After factoring in government subsidies (or lack thereof), is the total price for one year of undergraduate education in Europe increasing at a rate similar to America?

  • At my state school in the US, in-state tuition+state subsidy has not increased faster than inflation over the past 20 years according to numbers I’ve seen. That is, all the increase in tuition is balanced by a decrease in state funding. But it’s hard to find good data on this in the US so it’s going to be hard to compare. Commented Sep 14, 2019 at 16:36

2 Answers 2


This answer is based on the situation in Sweden, I think similar principles would apply in the Nordic countries and possibly in north Europe. First cost of education is very low compared to US, as can be seen in the following references:

Sweden Abroad's paper on education costs in Sweden

Higher Education Finance and Cost-Sharing in Sweden

There are no tuition fees for European citizens (non Europeans pay a tuition fee which varies based on the University and the Education. For example a technical education for a non European may cost in the range of US$12000/year. The government also provides a grant and a loan on favourable conditions. Everyone who wants to study can get a seat.

It could be argued that even when the government subsidies something there is still a real price, and if there is a real market driver the price should go up.

The government provides resources to a University based on the number of students and the number of courses provided. The amount differs based on the course. For example for natural science and technology the amount is higher than for social sciences. Half the amount is given when the student signs up for a course and half when he or she passes the course. Since the government provides means based on the number of students, there is no reason for why supply and demand should not be met and there should not be any price driver as in US.

For certain very popular educations there are limited seats, and the college would then limit access to these seats based on scores. But money is still not the driver.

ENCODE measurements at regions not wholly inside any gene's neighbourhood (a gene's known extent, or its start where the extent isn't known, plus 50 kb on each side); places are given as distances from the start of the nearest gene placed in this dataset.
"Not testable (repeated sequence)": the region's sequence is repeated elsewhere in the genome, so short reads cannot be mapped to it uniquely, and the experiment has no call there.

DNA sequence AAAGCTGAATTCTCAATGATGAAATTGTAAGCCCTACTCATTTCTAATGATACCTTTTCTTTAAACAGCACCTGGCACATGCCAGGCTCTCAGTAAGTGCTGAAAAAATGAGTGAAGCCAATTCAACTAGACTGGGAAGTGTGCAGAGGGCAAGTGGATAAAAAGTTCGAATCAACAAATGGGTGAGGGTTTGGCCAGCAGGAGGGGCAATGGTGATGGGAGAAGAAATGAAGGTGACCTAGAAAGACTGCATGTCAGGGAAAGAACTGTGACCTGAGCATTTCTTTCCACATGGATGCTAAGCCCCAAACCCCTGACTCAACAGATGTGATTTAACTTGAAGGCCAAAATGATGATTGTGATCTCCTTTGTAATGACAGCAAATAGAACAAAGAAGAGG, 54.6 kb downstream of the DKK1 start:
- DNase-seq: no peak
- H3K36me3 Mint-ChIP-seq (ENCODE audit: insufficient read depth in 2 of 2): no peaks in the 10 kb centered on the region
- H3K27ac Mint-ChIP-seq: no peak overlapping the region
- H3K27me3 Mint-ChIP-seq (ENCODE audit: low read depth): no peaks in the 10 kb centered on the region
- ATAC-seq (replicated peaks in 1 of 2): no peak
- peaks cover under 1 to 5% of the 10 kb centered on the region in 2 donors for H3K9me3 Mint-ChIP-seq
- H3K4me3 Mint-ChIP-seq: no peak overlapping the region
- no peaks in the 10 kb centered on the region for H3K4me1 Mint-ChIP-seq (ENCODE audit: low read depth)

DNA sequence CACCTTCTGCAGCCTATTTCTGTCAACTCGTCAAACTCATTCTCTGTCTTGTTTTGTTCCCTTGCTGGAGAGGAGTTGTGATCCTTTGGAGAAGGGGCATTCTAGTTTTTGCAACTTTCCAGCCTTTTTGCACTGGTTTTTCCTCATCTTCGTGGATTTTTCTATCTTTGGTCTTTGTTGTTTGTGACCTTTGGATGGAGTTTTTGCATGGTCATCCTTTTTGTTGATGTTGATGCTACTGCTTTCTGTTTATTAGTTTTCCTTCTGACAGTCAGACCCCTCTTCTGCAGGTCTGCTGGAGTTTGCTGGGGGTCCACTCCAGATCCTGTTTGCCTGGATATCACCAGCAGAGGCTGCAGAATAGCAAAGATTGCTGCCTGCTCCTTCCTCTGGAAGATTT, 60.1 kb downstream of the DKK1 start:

For commercial education such as a professional MBA at Stockholm School of Economics there are market price and there prices have increased dramatically over the years. The current cost is in the range of SEK 500K.

  • 500000 Swedish kronor = 74728.5000 US dollars
    – user8077
    Commented Apr 21, 2012 at 20:50

In the UK universities have received about £10,000 (15,000 USD) in tuition and fees per student per year. This has been pretty constant with small increases over the years. Students who are not part of the EU are expected to pay the fees in their entirety "up front". EU students who are not part of the UK pay £6000 a year up front. For UK students the rules vary amongst Scotland, Wales, and England. In Scotland university is free for Scots. I am not sure how much, if anything other Brits pay. In England, the fees just rose from £4000 to £9000. Students don't have to pay until after they graduate and begin making more than £25,000 a year.

  • 2
    Are they allowed to discriminate between UK and EU students? I ask because in Sweden I was told that Sweden could not legally ask different tuition fees from Swedish and EU-outside-Sweden students.
    – gerrit
    Commented Jan 27, 2015 at 22:31
  • 1
    In Scotland, undergrad degrees are free for Scottish students and for EU citizens. English, Welsh, and NI students, however, have to pay the same fees as they would pay in those respective places, so about £9000 a year. This is because in the EU, all EU citizens have to pay "home rates" for Uni throughout the EU. However, fees can vary INSIDE a country. Thus Scotland, in the spirit of reciprocity, conforms to EU rules and charges EU students nothing, but charges English students as much as a Scottish student would be charged to study in England. Commented Sep 15, 2019 at 9:04
  • Technically Scottish Unis charge fees but they are waved by the government. And you only get a certain number of years paid for to complete your undergrad degree: the 4 years of the Scottish degree (English degrees are only 3 years) plus 1 or 2 more for various circumstances. Commented Sep 15, 2019 at 9:05

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